But the new governor moved to the left of Wilson, the state’s last Republican chief executive, in signing off on a series of bills that received virtually no GOP support. He allowed pharmacies to sell hypodermic needles without a prescription to stem the spread of AIDS and lifted a ban on food stamps for convicted drug felons.
The governor angered conservatives by requiring insurance companies to provide domestic partners the same benefits as married couples and extending the state’s assault weapons ban to include .50-caliber rifles.
If Schwarzenegger is going to antagonize conservatives on social issues, Republican strategists cautioned, he cannot afford to lose his fiscal discipline.
“If he starts going off the reservation on economic issues, he removes a pillar of support that some people psychologically need,” said Arnold Steinberg, a Republican consultant.
Conservative Assemblyman Tim Leslie said he was disappointed, but not surprised, by the governor’s record on what Leslie considers moral issues. He doubted it would affect the party’s relationship with Schwarzenegger.
“He’s our governor,” Leslie said. “What would we rather have – Gray Davis back? I don’t think so.”
Schwarzenegger surprised legislators in both parties by signing a bill he once ridiculed as “absurd.” The governor embraced a ban on the force-feeding of ducks to make foie gras, and signed another prohibiting the declawing of exotic cats such as tigers.
His signature on those bills was especially striking because of the governor’s near-record rate of vetoes _ the second-highest percentage since 1966. From his office at the Hyatt hotel across the street from the Capitol and from the patio of his Brentwood home, the governor rejected nearly one-quarter of the bills sent to him by the Democratic-controlled Legislature.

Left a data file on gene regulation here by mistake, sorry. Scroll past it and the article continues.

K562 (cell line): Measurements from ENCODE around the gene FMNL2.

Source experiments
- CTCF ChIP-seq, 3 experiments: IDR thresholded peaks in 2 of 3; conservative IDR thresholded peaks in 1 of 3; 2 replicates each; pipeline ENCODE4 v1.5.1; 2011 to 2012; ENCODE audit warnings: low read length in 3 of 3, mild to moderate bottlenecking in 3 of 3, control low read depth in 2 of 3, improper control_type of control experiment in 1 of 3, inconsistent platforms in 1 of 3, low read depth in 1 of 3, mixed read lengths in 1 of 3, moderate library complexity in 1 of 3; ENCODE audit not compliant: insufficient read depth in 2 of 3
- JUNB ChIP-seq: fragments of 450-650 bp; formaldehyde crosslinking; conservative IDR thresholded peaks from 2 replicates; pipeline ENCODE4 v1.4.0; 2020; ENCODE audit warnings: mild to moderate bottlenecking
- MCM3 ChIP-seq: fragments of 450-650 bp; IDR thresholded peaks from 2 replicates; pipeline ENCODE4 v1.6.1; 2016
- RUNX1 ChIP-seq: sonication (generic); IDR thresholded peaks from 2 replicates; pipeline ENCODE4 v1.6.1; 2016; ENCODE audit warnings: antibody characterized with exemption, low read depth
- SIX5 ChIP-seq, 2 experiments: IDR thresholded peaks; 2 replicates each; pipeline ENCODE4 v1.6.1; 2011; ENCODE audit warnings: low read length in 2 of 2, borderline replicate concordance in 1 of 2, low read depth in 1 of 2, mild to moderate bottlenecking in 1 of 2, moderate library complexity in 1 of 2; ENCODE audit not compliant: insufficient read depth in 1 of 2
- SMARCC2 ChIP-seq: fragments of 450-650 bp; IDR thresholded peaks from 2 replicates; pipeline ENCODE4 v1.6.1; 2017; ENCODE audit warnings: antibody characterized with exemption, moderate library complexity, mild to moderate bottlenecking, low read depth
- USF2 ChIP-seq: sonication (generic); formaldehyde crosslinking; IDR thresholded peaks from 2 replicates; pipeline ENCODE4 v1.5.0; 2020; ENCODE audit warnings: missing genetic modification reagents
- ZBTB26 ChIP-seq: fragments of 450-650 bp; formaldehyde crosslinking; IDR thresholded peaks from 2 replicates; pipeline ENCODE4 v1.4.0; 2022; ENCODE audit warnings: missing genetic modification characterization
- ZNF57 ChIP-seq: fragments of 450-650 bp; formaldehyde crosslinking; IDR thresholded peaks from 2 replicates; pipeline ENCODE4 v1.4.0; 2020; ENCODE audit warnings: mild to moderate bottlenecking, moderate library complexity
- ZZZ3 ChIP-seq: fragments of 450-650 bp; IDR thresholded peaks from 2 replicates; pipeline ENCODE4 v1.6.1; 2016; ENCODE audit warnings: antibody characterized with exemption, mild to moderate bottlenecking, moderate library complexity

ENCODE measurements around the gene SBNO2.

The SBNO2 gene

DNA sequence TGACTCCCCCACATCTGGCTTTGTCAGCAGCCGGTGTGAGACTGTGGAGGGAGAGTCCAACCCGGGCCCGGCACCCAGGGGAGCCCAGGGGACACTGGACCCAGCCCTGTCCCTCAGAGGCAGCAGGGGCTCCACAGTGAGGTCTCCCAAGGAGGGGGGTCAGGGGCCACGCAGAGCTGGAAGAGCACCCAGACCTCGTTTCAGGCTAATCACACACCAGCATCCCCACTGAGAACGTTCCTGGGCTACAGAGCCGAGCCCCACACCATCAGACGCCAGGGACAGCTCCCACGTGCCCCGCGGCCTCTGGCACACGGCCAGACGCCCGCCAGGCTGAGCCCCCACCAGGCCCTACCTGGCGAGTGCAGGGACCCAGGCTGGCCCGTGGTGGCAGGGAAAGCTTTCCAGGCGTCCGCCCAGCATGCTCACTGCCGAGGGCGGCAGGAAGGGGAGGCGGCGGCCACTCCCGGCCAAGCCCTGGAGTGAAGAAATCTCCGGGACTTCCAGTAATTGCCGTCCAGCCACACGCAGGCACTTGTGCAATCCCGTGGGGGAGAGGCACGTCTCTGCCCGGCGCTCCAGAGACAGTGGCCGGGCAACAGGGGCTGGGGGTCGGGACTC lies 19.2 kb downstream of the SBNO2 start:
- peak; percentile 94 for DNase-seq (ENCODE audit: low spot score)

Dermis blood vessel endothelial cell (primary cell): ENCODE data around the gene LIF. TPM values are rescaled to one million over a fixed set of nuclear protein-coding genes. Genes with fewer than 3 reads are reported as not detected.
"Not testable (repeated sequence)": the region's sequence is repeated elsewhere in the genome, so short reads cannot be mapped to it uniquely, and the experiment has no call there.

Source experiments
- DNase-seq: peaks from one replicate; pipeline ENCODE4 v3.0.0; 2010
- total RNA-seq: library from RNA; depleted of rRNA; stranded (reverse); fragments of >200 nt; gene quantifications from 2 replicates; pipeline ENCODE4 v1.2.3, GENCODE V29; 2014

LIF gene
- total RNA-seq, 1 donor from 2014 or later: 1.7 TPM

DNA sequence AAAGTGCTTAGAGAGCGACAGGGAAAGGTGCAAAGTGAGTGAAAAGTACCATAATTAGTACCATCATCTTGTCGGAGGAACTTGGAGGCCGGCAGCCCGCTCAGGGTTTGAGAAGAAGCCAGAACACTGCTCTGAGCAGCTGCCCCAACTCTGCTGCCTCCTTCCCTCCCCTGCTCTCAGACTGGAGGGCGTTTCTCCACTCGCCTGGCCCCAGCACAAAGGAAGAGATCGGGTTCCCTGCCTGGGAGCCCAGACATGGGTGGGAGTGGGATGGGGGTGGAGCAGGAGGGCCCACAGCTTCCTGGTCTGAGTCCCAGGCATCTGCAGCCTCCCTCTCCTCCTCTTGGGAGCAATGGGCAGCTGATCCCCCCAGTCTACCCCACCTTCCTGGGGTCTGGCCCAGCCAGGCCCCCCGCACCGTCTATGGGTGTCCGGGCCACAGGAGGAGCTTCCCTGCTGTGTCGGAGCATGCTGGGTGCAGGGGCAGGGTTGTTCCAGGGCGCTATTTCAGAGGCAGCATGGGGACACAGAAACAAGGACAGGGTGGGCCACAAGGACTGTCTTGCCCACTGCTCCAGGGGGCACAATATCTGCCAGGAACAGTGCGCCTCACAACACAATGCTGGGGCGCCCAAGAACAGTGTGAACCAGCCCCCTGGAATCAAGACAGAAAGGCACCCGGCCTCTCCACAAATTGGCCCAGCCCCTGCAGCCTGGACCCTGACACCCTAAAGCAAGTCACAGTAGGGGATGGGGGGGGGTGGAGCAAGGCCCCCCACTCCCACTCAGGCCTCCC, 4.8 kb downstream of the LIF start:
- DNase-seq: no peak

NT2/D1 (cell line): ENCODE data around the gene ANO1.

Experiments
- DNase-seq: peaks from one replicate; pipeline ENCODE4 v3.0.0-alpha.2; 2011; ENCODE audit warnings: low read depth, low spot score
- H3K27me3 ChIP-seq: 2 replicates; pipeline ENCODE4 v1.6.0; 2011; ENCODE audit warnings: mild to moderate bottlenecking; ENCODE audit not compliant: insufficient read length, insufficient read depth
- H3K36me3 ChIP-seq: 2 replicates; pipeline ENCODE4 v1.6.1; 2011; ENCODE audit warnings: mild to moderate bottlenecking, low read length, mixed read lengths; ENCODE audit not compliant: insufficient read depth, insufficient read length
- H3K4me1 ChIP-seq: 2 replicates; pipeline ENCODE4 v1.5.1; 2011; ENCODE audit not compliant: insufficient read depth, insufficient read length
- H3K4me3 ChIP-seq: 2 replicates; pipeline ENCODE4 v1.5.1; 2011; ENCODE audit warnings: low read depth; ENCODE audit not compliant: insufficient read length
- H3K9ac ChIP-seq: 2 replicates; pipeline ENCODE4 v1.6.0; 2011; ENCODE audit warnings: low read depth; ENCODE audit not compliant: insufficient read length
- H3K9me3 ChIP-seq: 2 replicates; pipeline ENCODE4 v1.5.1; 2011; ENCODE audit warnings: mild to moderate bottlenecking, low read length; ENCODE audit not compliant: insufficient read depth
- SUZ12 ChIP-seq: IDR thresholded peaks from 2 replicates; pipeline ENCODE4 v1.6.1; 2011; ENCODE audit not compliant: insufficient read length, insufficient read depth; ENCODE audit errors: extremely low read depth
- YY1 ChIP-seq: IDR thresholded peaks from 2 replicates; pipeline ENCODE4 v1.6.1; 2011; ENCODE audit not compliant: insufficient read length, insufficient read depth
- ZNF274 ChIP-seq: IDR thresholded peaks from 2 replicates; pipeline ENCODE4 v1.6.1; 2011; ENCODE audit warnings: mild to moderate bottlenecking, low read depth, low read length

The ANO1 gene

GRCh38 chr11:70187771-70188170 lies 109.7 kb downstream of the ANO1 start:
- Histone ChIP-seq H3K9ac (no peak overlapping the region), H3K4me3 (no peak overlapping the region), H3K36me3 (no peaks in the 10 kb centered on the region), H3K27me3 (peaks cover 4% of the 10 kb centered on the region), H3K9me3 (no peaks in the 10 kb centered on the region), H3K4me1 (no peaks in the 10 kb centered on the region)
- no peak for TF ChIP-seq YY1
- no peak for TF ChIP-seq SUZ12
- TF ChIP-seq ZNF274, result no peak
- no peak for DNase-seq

In doing so, Schwarzenegger largely restored the historical balance of power in the Capitol, where Republican governors from 1983 to 1998 mostly served as backstops blocking liberal Democratic bills.
Schwarzenegger’s veto messages underscored his call for a part-time Legislature. He spurned legislative solutions in favor of action by his state agencies and departments. For instance, he directed the Parks and Recreation Department to develop safety standards for snowmobiles instead of signing a bill to require rental companies to provide training and equipment.
“If an agency has the ability to do it, what’s the need to do it in statute?” said Legislative Affairs Secretary Richard Costigan.
Demonstrating his free-market philosophy, Schwarzenegger rejected new rules for businesses. Instead of requiring hospitals to provide discounts to low-income, uninsured patients, Schwarzenegger said, “voluntary guidelines must be given time to be implemented and reviewed.” Likewise, the governor wants to try negotiating with drug companies for discounts before he considers imposing legislative regulations.
The governor also sought to make way for his top-to-bottom review of state government – the California Performance Review – by rejecting bills that would add to the bureaucracy.
Schwarzenegger vetoed a bill that would have created a new adult education commission, saying “it is premature to make any changes to existing agencies or commissions until these recommendations are fully vetted.”
The governor’s view, Costigan said, is “how can you change and reorganize government if you continue to grow it?”
To analysts, though, Schwarzenegger’s actions show he is trying to grab more power for the executive branch.
“When you only have a little turf, you’re going to defend it fiercely,” said Thad Kousser, assistant political science professor University of California-San Diego. “That’s the message he’s sending.”